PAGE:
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The Value of “Having Your Head Examined”

Psychotherapy

PsychotherapyThe profession of psychotherapy has been around for over 100 years, with less formal versions of personal consultation going back to biblical times.  So why is it that the voluntary seeking of psychotherapy can be such a polarizing issue?   

Skeptics of psychotherapy cast doubts on the effectiveness of “talk” to change anything in a substantive manner.  Human beings are talkative creatures, so what is so special about talking to a psychotherapist rather than to a hairdresser, bar tender, cab driver, or next-door neighbor?  “If all therapists do is talk, then I can get that anywhere, and for a lot less than $150 per hour!”  

But talking is only one part of the picture.  An even more significant aspect of psychotherapy is the therapist’s capacity to hear what is being said—not just with words, but also in a larger implicit sense—hearing the meaning of a person’s truth.

Some advocates of psychotherapy might argue that it has changed their lives, saved their marriages, or even freed them from a life of abuse.  

What does seem clear to me though is that many people are afraid of psychotherapy.  Considering how therapists get portrayed in movies or the embarrassing presentation of media psychologists, there seems to be good reason to fear them.  I am often asked if psychotherapists are motivated by their own deep-seated issues and if they are as “crazy” as the people that they portend to treat?  My answer is simply . . . of course!  Being human is, in itself, a crazy proposition.  We live in an artificial world of our own invention by rules we make up, and we kill ourselves needlessly in wars, with drugs, on highways, in airplanes, and sometimes for pleasure.  There is good reason to think humans are crazy!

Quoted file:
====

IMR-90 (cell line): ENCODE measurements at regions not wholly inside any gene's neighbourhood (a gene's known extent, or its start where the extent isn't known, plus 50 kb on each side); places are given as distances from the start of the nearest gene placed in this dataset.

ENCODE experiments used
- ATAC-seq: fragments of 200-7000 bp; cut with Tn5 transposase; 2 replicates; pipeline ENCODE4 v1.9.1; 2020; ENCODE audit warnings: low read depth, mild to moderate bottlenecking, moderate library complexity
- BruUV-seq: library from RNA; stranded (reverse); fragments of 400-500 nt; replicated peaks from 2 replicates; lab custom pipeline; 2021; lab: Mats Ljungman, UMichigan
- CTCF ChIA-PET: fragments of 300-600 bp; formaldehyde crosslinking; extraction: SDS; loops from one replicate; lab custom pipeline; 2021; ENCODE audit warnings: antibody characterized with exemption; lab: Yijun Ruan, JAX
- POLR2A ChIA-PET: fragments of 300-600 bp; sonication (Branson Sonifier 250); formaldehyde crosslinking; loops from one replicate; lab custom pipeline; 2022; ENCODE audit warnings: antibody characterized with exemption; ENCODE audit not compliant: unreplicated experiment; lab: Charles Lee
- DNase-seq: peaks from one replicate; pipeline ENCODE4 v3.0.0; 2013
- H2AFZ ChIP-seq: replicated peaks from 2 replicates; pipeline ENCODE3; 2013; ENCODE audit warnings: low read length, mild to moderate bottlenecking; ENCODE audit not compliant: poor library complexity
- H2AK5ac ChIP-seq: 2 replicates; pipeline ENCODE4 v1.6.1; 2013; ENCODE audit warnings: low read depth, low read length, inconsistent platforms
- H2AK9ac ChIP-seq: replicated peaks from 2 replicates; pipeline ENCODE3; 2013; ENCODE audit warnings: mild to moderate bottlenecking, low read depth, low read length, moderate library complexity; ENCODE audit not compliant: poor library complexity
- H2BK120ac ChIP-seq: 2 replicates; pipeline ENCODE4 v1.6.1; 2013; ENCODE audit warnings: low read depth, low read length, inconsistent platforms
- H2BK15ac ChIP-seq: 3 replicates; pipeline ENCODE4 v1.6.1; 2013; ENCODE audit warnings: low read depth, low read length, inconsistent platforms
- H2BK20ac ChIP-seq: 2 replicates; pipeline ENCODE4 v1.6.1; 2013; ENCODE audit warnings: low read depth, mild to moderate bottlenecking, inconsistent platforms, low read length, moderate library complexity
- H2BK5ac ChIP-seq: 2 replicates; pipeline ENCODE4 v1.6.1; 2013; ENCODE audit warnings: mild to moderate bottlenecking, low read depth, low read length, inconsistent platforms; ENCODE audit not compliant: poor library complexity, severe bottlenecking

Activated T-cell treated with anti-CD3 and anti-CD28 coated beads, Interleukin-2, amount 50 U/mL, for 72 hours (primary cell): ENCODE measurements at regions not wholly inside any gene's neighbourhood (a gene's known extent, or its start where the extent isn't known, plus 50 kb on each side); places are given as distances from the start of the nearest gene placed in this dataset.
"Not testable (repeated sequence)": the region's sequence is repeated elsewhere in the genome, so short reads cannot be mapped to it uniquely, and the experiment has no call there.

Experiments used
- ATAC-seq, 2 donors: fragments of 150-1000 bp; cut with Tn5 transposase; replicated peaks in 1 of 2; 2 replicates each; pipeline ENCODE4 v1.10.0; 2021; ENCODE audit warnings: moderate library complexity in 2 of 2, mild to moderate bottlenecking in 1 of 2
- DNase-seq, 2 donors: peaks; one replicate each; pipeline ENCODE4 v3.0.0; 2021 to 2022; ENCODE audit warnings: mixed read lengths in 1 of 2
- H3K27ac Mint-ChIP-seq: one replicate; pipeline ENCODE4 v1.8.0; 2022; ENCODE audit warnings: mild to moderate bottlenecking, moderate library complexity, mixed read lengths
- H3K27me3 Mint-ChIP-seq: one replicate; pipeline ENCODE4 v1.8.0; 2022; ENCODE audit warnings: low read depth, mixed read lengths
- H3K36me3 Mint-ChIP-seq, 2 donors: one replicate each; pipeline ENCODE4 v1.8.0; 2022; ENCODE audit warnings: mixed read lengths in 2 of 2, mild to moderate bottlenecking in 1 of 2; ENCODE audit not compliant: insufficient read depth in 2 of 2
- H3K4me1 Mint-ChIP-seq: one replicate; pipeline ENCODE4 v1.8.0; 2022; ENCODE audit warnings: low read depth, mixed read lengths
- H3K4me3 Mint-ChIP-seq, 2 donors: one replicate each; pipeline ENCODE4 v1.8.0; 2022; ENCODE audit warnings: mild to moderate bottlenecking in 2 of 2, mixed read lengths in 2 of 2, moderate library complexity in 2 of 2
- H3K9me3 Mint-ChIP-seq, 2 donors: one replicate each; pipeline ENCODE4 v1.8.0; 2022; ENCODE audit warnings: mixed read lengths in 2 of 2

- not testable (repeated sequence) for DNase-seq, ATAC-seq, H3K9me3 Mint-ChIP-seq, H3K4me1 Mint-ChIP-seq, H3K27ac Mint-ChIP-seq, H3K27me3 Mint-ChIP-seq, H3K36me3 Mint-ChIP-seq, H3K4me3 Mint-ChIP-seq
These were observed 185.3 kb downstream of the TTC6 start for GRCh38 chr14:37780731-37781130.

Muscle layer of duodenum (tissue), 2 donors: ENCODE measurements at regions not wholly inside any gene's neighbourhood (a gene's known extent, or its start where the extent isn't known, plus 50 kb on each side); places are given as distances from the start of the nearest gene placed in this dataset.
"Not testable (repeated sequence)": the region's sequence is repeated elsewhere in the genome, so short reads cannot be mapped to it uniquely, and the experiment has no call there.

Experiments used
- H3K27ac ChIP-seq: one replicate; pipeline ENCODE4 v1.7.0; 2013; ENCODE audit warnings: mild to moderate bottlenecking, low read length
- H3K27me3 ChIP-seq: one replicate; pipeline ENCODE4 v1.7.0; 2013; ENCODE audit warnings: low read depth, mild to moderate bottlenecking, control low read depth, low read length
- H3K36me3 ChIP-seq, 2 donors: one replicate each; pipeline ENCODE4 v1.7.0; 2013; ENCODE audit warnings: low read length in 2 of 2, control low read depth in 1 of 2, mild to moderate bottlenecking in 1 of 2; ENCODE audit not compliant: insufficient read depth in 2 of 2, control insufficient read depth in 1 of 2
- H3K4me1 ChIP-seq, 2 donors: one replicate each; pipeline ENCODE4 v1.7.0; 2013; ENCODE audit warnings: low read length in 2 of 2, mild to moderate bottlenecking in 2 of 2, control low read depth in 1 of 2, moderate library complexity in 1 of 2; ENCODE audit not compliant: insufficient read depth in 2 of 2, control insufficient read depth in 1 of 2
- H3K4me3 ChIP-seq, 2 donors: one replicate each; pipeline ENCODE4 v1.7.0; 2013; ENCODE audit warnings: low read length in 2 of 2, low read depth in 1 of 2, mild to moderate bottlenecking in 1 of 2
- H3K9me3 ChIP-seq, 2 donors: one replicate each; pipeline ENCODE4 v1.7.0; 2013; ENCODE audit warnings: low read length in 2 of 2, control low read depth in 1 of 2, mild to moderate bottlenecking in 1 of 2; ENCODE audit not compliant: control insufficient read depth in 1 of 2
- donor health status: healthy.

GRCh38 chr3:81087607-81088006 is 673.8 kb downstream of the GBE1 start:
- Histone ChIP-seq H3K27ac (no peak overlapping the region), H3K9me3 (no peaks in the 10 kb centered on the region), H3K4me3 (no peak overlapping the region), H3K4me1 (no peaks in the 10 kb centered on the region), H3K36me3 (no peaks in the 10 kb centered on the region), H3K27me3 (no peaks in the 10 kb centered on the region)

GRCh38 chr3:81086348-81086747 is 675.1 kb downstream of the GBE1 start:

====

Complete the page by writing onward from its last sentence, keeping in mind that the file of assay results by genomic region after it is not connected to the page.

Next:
Yes, we do good things too, and we invented science and ethics and laws.  But while it is easy to be seduced into exalting the remarkable advances produced by the human race, our fellow (nonhuman) creatures may have a profoundly different opinion of us—if we could only hear them speak!  Humans have one foot in a virtual world of seemingly limitless creativity that seems wonderful, if not artificial, and the other in a biological reality, with specific needs and limitations.  People need to be nurtured, for instance, by another person who will validate their existence and uniqueness.  (Think about how painful it can feel to be ignored, or have your feelings and thoughts dismissed and devalued).  

Perhaps the most valuable contribution made by the profession of psychotherapy has been to create an industry designed to help persons retain their connection to their humanity.  In spite of all we have invented, we remain fragile living organisms, clinging to each other for survival—a reminder that there is no substitute for real human contact.  

With dozens of forms of psychotherapy to choose from, what they all have in common is that they provide a private, protected space, where the challenge of being alive can be acknowledged and supported by another who respects and listens to the struggle for sanity.

A good resource for clinicians for more information on the complexities of the therapeutic relationship is the course Psychodynamics of the Therapeutic Relationship.

Why Can’t We Simply Choose Happiness?

 

Happiness